Tuesday, August 26, 2008

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U.S. Marines Seek to Expand 932 Square-Mile Twentynine Palms Base by 70%
in Mojave Desert


Base taking closer look at Johnson Valley property
http://www.hidesertstar.com/articles/2008/08/20/news/news2.txt
8/20/2008 Hi-Desert Star

The Department of the Navy has submitted an application to the Bureau of Land Management to withdraw from public use 421,270 acres of land that border Marine Corps Air Ground Combat Center Twentynine Palms, including land in the Johnson Valley area.

The Marine Corps announced in May last year that the Secretary of Defense authorized a study that could lead to land acquisition near the base. The public acreage in the study area borders the base on its eastern, southern and western areas. Base officials say the withdrawal request gives the Marine Corps the opportunity to carefully study these areas as alternatives for meeting training requirements. The BLM will publish a notice of intent for the withdrawal request, which will trigger a public-comment period. While forming an environmental impact statement, the Marine Corps and BLM say they will work with off-road vehicle, recreation and business communities to manage continued public access to the areas under study for potential acquisition.

Base officials expect the Department of the Navy to issue a notice of intent to begin the environmental impact study in late October or early November, with a public scoping meeting to be held in early December. At the meetings, officials say they will share with the public reasonable alternatives, including one alternative to take no action at all.S olar and wind power enterprises have also expressed their interest in acquiring government land in this area for solar- and wind-power generation.

Off-roaders urge base to look east

Ray Pessa is past president of the Friends of Giant Rock, a non-profit organization that formed a few years ago, “To address issues of concern to off-roaders and keep riding areas open,” among other stated goals.Pessa is also working with the newly formed Partnership For Johnson Valley, which seeks to keep an approved off-road riding area bordering the base from being annexed for military use. Johnson Valley is the site of the largest open access riding area in the country. The partnership has met with base officials to inform the leadership about public land use and encourage the government to look to the east of the base for its expansion plans, not into Johnson Valley. In addition to off-roaders, Pessa pointed out that government land bordering the base hosts hikers, campers, rock hounds, scouting organizations and rocket clubs.Pessa said the organizations he represents are in “full support of Marines getting best training they can possibly get.”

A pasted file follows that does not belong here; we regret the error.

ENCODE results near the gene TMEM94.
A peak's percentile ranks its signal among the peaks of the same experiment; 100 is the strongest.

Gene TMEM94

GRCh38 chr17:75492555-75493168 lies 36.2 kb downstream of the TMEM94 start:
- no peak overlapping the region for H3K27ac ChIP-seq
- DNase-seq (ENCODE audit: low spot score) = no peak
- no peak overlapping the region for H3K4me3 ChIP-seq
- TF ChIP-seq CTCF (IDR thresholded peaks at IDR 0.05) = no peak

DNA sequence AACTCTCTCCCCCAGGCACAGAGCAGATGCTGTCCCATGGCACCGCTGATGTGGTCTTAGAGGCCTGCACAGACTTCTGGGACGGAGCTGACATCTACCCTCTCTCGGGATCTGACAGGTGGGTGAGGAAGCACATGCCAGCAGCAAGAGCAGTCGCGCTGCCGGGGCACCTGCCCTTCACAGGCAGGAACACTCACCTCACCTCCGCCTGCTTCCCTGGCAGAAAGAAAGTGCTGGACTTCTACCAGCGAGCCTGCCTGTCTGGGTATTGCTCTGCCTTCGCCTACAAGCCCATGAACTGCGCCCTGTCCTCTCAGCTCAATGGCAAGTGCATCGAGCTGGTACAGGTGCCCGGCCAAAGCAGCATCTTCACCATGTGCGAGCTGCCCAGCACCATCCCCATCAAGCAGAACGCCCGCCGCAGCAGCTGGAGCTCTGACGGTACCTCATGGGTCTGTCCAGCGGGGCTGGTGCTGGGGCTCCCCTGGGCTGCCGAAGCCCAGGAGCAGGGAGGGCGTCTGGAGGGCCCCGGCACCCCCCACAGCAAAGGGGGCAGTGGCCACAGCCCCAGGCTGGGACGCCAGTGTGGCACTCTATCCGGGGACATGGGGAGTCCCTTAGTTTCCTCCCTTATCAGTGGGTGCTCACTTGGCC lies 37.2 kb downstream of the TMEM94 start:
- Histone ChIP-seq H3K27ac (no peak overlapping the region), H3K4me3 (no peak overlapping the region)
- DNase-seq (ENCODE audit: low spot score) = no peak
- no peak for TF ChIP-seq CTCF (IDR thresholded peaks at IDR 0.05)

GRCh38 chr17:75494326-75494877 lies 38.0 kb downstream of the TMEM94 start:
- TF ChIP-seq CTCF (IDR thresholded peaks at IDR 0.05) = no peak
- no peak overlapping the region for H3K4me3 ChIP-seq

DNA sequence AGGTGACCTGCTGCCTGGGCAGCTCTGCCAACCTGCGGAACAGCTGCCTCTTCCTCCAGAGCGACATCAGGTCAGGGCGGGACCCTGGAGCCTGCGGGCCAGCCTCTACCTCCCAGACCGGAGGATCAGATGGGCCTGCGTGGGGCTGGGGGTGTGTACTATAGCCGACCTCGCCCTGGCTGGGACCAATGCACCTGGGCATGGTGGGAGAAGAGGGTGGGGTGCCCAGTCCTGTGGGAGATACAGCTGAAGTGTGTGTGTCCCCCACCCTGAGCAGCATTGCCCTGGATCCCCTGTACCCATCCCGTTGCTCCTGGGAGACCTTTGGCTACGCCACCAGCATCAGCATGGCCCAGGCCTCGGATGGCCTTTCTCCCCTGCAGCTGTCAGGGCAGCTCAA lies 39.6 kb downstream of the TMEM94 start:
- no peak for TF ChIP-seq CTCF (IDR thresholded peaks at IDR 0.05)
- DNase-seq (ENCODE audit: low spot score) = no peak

He further stated the groups he is associated with would like for the government to “take a good, hard look to the east” to fulfill its training needs. Twentynine Palms called best siteThe Marine base currently covers 932 square miles of land north of Twentynine Palms and south of Interstate 40 in the southwest Mojave Desert. If the Marines were to acquire all of the proposed 658 square miles, it would increase the size of the training grounds by more than 70 percent. The Marines have stated previously that any additional land area added to existing base real estate would be primarily used as buffer zones, not for live fire or maneuvering.In a fact sheet published last year, the Marine Corps said it conducted a lengthy, nationwide search for additional training areas in Virginia, North Carolina, the Southeast and the Southwest, concluding only the Twentynine Palms facility met its requirements.Earlier this year, the Marine Corps announced plans for building projects and facilities upgrades totaling more than $271 million dollars for the Twentynine Palms base and the intent to station an additional 1,700 Marines here.The planned plus-up is part of a proposal to increase the active-duty population of the Marine Corps from 175,000 to 202,000.Brig. Gen. C.M. Gurganus, commander of the combat center, wrote in a letter to the community on Monday that the proposed land acquisition has a single purpose: To train Marines as they fight.

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